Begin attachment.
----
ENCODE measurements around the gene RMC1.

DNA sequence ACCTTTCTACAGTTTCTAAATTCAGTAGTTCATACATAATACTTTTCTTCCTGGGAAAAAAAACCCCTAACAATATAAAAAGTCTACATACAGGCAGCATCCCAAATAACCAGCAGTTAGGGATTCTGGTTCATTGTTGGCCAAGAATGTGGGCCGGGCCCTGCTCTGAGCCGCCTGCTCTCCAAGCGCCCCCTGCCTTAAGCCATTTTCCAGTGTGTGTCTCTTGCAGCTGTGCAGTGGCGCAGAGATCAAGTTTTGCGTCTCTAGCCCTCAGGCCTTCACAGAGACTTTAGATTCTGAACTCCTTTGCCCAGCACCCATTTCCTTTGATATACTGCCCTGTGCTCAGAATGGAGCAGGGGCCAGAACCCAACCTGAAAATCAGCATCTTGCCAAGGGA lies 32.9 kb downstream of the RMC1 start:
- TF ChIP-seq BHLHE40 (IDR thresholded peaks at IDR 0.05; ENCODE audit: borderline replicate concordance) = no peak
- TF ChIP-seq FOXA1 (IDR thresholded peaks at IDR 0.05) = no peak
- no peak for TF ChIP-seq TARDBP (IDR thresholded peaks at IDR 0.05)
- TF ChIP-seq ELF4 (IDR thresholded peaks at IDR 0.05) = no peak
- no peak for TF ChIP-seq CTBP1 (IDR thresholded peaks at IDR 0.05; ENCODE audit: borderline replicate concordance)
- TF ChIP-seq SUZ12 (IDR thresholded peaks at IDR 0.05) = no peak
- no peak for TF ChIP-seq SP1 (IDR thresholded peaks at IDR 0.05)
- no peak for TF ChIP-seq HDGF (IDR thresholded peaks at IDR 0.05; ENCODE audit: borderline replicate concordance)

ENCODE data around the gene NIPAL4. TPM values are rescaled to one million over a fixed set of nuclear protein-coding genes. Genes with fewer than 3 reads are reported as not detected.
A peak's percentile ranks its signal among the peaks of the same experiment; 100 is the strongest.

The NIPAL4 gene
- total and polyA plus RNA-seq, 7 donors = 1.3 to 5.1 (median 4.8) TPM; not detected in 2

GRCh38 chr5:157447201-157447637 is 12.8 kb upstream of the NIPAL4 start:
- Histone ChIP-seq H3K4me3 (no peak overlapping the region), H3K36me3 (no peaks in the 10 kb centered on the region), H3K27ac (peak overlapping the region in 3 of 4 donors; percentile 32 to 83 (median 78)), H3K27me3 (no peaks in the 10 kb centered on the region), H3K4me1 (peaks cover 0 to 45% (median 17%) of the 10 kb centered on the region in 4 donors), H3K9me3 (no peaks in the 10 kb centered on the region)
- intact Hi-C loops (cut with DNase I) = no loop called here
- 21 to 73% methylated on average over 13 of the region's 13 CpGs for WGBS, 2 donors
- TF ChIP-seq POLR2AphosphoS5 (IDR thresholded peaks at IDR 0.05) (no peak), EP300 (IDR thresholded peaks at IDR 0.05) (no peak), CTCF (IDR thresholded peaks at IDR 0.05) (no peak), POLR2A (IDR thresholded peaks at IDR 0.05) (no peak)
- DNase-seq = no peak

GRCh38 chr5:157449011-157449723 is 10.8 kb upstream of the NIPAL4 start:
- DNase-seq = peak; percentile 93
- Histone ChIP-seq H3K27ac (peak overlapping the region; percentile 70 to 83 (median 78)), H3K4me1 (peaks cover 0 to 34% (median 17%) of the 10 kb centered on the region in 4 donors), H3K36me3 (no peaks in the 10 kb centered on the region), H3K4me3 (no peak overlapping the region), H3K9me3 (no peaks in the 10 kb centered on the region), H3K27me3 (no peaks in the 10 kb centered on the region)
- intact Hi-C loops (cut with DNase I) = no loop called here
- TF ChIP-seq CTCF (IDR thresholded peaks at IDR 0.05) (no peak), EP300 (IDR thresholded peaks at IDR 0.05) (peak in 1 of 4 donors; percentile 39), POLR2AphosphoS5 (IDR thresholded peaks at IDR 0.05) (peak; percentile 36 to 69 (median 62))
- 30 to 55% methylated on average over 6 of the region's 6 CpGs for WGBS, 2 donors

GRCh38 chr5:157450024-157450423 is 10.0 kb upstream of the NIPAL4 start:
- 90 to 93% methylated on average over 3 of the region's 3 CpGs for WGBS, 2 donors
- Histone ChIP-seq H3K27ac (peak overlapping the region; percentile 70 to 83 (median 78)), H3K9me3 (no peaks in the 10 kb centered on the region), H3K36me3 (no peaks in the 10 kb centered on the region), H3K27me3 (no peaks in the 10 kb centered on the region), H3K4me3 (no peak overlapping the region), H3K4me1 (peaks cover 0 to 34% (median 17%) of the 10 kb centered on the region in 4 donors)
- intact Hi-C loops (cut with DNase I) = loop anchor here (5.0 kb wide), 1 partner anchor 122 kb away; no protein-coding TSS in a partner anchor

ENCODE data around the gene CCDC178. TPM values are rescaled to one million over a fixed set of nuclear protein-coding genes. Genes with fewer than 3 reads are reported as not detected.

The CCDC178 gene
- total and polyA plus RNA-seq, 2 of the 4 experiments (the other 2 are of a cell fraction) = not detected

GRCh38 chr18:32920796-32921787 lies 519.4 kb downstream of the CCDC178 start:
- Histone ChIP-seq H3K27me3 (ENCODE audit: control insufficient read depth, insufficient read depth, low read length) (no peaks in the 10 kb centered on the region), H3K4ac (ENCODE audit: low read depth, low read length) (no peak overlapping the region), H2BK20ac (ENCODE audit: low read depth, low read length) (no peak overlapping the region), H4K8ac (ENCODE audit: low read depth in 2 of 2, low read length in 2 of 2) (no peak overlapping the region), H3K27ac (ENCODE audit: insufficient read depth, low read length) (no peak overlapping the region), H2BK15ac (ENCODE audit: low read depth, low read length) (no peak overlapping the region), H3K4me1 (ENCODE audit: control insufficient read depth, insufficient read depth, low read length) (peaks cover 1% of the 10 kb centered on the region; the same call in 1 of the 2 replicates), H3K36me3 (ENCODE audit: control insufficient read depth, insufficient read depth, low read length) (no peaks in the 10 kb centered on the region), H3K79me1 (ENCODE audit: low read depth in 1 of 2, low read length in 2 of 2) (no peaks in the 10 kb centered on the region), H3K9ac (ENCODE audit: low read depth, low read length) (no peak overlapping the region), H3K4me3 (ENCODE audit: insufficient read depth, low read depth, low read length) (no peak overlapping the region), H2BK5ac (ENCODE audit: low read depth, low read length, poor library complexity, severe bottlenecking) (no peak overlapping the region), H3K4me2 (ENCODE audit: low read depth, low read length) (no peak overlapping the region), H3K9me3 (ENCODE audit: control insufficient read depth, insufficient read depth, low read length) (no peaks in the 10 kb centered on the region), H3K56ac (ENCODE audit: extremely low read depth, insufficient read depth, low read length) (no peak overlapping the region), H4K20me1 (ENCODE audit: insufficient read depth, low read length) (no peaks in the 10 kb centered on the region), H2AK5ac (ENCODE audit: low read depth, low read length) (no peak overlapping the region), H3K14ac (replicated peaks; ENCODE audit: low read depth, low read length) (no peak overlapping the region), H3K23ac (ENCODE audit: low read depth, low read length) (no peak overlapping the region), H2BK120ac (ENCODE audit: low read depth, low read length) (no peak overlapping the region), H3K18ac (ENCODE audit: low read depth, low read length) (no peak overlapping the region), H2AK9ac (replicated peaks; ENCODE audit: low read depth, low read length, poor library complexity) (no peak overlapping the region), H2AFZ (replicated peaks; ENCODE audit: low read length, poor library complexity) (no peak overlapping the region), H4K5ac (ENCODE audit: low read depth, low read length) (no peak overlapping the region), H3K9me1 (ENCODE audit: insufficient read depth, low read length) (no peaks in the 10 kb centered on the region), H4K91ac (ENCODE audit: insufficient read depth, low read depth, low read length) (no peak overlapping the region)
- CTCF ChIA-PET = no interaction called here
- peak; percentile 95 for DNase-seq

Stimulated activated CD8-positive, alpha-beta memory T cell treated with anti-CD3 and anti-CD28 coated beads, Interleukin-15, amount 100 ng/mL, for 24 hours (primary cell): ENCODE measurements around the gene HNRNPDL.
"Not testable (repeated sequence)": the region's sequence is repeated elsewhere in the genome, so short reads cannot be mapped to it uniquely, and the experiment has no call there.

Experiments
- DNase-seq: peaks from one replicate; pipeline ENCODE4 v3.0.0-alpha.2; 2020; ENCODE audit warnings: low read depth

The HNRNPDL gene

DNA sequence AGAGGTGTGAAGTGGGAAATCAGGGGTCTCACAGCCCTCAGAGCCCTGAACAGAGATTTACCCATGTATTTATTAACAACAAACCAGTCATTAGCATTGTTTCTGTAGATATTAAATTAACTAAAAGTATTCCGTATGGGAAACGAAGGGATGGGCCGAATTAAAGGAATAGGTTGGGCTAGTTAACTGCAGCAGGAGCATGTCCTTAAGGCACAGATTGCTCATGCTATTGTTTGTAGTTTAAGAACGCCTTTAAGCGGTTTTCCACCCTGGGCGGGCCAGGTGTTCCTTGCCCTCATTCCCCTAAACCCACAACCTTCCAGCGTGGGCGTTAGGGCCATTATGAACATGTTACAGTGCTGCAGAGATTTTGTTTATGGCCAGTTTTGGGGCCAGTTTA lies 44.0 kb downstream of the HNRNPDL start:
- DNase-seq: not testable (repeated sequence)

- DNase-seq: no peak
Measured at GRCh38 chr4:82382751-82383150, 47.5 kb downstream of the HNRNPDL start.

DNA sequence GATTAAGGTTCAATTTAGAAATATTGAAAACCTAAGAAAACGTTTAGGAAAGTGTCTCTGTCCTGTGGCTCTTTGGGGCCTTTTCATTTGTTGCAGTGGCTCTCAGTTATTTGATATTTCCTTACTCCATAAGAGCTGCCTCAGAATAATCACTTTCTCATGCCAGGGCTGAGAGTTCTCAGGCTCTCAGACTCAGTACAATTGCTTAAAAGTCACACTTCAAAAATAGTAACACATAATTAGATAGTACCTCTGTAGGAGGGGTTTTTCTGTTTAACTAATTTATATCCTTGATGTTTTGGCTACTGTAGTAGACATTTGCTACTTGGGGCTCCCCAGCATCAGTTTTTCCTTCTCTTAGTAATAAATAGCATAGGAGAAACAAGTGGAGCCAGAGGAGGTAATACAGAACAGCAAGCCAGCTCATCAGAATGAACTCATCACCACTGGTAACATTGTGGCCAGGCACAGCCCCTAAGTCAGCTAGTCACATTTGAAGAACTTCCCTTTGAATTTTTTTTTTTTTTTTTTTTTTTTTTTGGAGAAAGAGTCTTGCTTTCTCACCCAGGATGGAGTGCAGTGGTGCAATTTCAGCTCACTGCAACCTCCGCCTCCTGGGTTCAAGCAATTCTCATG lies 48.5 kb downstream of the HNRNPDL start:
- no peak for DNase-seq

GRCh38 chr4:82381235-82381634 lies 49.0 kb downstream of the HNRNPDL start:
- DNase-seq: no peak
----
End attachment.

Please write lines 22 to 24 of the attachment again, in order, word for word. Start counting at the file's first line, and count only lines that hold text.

- DNase-seq = peak; percentile 93
- Histone ChIP-seq H3K27ac (peak overlapping the region; percentile 70 to 83 (median 78)), H3K4me1 (peaks cover 0 to 34% (median 17%) of the 10 kb centered on the region in 4 donors), H3K36me3 (no peaks in the 10 kb centered on the region), H3K4me3 (no peak overlapping the region), H3K9me3 (no peaks in the 10 kb centered on the region), H3K27me3 (no peaks in the 10 kb centered on the region)
- intact Hi-C loops (cut with DNase I) = no loop called here